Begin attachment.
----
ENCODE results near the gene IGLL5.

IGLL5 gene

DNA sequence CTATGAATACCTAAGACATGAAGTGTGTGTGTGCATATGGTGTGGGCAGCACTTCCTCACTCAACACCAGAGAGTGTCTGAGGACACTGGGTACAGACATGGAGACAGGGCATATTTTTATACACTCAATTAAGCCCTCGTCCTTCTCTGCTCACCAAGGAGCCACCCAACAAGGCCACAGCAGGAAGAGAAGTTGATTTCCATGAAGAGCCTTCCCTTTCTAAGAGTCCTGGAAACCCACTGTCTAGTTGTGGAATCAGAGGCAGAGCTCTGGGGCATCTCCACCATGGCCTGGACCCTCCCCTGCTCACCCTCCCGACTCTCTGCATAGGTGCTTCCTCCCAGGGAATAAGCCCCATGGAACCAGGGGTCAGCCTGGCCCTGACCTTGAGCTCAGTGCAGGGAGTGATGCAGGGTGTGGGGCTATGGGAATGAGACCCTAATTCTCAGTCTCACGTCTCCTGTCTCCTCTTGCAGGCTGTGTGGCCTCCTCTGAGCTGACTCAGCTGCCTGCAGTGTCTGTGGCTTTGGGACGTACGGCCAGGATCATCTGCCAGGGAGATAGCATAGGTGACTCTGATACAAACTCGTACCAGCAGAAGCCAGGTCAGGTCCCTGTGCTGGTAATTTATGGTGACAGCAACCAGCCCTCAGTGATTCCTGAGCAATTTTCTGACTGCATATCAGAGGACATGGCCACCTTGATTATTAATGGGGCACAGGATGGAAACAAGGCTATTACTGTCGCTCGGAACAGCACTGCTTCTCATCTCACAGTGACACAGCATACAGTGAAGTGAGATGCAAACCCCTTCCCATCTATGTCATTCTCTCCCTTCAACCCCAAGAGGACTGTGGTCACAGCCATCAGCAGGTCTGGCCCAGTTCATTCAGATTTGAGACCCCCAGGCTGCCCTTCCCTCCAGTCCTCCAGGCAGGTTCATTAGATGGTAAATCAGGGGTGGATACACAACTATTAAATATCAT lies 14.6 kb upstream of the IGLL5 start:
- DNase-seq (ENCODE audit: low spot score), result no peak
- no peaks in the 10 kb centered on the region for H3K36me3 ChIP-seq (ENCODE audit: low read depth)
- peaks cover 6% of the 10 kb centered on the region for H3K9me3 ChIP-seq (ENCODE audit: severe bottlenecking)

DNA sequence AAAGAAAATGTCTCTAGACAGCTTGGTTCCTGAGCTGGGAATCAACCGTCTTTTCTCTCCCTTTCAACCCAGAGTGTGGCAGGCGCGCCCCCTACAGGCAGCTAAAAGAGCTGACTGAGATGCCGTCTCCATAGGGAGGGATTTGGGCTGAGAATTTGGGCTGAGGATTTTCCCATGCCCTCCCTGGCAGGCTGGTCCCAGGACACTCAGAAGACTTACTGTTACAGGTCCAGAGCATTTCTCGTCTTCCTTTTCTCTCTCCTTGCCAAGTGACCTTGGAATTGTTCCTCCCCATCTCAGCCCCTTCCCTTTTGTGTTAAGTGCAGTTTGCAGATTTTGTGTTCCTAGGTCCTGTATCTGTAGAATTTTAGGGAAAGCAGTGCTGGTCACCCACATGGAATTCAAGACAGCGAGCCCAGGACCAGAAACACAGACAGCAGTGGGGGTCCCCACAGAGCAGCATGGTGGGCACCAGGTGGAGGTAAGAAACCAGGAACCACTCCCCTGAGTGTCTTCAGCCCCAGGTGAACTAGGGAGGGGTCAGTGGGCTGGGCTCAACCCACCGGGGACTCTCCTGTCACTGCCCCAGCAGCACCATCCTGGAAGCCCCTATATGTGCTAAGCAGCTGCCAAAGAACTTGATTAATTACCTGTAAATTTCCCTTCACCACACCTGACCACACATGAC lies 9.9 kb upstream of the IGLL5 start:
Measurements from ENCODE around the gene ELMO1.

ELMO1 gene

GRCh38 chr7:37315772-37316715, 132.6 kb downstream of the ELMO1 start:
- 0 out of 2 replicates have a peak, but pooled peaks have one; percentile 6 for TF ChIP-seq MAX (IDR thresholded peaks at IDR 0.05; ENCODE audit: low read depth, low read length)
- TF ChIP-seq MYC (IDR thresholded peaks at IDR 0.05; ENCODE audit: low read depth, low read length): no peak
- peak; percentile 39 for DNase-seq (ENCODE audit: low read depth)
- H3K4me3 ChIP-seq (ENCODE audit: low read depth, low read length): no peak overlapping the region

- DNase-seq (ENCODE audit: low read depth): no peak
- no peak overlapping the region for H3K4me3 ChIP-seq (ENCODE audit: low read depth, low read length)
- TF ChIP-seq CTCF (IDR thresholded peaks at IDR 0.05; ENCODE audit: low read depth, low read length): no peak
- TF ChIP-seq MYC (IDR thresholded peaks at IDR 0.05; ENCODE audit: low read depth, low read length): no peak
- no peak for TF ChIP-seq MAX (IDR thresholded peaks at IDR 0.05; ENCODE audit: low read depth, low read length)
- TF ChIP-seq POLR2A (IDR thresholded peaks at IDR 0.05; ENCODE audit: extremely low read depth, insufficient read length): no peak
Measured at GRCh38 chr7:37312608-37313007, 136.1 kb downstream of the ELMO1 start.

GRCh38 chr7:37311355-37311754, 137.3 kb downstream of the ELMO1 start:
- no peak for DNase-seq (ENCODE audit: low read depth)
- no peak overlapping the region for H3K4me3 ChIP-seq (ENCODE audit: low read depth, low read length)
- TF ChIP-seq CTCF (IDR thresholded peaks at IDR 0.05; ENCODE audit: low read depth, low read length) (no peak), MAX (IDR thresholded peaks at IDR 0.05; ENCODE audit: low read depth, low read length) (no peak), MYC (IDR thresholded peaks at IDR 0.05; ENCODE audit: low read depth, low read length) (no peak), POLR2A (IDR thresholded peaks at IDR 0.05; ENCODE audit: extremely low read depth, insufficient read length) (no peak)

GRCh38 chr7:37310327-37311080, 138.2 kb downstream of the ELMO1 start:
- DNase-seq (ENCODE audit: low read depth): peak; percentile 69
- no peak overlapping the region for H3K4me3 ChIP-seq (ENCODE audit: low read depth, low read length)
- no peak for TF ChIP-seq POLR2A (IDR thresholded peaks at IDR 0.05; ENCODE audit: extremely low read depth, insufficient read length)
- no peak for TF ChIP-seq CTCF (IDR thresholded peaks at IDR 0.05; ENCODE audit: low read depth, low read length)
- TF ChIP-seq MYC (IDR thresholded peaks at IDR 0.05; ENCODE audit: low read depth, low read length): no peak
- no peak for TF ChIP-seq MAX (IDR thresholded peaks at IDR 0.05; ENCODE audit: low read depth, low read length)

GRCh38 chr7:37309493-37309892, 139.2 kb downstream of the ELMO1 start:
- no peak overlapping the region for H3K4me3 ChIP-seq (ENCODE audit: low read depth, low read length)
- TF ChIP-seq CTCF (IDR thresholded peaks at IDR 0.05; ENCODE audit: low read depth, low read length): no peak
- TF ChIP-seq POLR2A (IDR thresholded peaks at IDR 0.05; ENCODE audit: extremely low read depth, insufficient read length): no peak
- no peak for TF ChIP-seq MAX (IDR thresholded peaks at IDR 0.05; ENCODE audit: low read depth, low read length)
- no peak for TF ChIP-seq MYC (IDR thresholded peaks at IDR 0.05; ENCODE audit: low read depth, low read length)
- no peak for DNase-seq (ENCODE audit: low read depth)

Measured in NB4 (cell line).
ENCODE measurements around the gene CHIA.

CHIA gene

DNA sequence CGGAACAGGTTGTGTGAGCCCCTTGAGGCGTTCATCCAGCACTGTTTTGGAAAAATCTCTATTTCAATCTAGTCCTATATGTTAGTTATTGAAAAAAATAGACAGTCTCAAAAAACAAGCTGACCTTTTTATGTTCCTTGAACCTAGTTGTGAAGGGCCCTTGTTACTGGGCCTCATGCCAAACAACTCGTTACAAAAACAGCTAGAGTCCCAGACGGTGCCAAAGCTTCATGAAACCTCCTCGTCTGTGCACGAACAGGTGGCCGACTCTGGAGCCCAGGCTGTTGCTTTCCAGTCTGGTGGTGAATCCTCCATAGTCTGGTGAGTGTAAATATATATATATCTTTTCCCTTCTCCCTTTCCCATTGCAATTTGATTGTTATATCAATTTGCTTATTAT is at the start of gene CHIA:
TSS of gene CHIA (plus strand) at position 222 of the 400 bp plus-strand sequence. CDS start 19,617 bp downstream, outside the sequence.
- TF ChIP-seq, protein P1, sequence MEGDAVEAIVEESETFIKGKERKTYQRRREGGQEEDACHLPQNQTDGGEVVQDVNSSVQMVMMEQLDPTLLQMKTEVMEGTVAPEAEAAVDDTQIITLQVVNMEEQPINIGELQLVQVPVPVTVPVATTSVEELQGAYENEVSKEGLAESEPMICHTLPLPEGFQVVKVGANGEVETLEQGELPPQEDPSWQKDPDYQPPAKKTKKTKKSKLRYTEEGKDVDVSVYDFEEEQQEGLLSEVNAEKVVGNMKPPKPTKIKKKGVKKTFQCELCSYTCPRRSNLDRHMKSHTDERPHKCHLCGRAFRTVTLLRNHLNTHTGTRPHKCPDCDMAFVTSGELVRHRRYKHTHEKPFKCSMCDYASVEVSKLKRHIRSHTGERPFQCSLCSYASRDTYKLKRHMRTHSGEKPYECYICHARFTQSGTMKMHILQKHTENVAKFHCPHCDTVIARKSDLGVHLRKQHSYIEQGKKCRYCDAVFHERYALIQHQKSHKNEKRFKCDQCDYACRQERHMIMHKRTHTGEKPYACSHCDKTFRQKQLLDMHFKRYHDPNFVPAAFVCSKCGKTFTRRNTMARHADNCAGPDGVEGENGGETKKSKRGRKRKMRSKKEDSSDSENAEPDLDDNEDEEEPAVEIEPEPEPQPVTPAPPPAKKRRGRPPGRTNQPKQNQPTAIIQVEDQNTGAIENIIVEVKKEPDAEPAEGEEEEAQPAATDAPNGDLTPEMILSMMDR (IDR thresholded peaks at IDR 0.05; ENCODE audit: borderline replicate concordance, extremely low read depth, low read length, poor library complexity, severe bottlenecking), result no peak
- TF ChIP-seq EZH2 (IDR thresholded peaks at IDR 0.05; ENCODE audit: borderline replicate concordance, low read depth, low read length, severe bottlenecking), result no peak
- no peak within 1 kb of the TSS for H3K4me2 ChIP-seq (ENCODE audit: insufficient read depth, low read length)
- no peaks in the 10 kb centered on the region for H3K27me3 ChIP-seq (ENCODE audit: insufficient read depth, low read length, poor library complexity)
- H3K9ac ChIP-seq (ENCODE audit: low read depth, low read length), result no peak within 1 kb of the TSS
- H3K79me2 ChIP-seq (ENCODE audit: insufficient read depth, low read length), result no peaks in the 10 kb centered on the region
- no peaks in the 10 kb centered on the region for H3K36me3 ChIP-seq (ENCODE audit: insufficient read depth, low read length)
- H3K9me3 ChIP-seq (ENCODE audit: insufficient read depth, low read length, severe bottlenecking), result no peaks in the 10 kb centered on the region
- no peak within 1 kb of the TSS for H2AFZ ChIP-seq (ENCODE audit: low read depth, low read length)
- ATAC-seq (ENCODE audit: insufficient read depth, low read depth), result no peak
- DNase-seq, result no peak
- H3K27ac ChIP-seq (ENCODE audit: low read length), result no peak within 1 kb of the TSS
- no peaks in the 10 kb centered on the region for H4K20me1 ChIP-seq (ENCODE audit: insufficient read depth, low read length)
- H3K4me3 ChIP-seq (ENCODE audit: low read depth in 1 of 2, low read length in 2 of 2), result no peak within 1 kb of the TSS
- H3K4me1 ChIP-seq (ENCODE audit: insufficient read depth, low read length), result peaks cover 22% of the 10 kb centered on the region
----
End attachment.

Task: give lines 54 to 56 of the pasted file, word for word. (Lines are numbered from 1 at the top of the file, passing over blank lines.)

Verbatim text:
- ATAC-seq (ENCODE audit: insufficient read depth, low read depth), result no peak
- DNase-seq, result no peak
- H3K27ac ChIP-seq (ENCODE audit: low read length), result no peak within 1 kb of the TSS